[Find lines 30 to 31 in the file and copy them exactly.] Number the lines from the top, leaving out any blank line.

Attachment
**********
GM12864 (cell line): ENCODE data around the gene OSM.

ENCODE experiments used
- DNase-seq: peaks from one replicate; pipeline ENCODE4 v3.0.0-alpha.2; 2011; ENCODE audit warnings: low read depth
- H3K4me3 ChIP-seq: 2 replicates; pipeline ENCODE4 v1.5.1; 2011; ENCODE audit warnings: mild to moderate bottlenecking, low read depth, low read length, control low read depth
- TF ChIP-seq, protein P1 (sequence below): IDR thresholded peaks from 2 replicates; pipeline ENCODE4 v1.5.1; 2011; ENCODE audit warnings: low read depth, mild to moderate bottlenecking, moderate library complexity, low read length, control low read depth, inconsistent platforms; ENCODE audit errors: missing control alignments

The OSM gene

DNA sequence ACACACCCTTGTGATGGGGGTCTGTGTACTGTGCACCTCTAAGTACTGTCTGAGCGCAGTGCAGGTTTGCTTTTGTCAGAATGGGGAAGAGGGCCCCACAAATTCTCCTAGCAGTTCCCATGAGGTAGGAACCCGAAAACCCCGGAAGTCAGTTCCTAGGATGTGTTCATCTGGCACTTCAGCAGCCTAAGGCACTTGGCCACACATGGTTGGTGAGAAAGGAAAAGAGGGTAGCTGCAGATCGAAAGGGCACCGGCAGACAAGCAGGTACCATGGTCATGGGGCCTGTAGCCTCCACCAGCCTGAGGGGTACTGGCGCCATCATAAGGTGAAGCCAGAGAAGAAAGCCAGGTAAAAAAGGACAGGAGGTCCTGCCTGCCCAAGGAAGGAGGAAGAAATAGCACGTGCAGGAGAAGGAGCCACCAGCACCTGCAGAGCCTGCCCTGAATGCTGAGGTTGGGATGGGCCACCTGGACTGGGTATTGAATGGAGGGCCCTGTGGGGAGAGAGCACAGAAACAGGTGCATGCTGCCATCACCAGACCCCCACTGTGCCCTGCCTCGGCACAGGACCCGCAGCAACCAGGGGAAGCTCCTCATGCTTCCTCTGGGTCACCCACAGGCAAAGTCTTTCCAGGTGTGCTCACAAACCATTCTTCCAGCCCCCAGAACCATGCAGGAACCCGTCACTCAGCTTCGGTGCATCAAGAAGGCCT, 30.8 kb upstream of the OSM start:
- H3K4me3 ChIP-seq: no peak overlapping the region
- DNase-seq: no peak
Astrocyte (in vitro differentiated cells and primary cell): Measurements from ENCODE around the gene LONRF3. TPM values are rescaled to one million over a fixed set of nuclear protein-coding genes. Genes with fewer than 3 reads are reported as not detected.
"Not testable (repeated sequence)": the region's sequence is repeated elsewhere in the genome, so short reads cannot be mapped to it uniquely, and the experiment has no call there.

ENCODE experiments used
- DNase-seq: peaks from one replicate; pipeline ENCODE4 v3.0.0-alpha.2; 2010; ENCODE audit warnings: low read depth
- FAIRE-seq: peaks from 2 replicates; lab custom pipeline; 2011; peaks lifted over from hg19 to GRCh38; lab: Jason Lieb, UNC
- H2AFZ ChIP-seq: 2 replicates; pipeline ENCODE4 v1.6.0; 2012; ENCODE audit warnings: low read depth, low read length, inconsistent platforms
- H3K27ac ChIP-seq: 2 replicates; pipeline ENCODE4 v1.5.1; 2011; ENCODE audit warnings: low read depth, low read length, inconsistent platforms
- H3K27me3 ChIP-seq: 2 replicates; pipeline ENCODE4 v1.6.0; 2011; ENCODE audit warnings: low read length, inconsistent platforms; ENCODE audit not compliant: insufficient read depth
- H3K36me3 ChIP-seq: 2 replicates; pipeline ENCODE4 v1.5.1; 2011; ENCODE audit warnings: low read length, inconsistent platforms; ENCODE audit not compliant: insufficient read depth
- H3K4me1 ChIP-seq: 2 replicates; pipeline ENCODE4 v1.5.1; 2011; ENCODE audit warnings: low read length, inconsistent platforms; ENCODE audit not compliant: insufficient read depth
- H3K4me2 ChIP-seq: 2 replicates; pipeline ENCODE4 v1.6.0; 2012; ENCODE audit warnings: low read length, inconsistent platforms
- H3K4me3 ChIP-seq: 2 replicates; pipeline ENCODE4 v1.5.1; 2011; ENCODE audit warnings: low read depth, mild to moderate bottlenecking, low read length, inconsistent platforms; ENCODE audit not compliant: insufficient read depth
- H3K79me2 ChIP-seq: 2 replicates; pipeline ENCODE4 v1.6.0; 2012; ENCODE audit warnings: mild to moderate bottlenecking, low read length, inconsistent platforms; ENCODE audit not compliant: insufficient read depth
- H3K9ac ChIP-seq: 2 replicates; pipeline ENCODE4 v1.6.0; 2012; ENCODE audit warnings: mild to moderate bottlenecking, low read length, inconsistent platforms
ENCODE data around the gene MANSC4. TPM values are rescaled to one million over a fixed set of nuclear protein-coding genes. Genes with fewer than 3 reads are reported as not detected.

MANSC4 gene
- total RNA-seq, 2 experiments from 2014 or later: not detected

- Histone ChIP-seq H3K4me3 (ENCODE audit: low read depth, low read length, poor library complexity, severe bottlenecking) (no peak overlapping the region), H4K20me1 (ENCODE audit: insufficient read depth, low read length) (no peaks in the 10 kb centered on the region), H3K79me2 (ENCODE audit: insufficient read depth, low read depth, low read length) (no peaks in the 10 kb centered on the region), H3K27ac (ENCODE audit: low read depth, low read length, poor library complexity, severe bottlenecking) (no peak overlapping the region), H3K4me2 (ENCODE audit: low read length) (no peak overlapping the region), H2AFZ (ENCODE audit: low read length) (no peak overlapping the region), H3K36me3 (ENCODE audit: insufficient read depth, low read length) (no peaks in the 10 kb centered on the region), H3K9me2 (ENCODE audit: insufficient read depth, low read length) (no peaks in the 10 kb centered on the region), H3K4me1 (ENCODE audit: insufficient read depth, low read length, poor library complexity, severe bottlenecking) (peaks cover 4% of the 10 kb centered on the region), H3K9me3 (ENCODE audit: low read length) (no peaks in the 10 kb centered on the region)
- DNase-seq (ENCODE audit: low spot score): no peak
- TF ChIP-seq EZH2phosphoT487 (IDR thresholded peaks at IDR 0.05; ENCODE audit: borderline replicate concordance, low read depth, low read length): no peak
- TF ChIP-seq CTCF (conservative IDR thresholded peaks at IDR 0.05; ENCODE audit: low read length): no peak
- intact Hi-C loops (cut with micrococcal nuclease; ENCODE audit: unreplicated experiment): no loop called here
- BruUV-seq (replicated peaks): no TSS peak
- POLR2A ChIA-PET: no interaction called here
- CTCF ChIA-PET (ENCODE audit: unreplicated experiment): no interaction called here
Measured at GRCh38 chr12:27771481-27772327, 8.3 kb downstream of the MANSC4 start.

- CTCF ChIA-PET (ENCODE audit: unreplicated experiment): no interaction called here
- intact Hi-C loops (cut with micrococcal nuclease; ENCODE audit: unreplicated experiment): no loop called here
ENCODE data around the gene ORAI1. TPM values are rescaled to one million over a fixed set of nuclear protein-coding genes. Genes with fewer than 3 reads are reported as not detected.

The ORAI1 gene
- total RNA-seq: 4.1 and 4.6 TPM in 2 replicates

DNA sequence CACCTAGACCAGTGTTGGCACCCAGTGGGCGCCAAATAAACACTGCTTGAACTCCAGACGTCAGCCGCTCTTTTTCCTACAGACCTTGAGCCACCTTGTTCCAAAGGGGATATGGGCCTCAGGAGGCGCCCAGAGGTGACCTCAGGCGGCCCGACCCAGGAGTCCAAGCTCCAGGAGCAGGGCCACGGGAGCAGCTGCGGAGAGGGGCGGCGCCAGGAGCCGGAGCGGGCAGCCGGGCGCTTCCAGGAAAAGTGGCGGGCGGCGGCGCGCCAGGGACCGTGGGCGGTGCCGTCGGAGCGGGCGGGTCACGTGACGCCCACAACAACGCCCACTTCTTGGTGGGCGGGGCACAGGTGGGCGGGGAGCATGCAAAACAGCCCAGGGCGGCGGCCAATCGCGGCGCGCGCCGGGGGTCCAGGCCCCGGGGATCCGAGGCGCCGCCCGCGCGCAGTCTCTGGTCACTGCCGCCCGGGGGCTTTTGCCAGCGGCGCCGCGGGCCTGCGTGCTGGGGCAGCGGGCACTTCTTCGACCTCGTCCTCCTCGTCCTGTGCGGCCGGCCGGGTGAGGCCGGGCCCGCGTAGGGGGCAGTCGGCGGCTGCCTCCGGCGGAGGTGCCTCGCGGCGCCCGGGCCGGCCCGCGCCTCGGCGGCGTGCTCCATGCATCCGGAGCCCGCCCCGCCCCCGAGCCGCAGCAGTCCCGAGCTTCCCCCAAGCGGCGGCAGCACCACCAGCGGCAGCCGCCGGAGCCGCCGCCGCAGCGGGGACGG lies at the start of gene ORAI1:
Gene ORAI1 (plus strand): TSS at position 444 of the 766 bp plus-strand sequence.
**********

- TF ChIP-seq CTCF (conservative IDR thresholded peaks at IDR 0.05; ENCODE audit: low read length): no peak
- intact Hi-C loops (cut with micrococcal nuclease; ENCODE audit: unreplicated experiment): no loop called here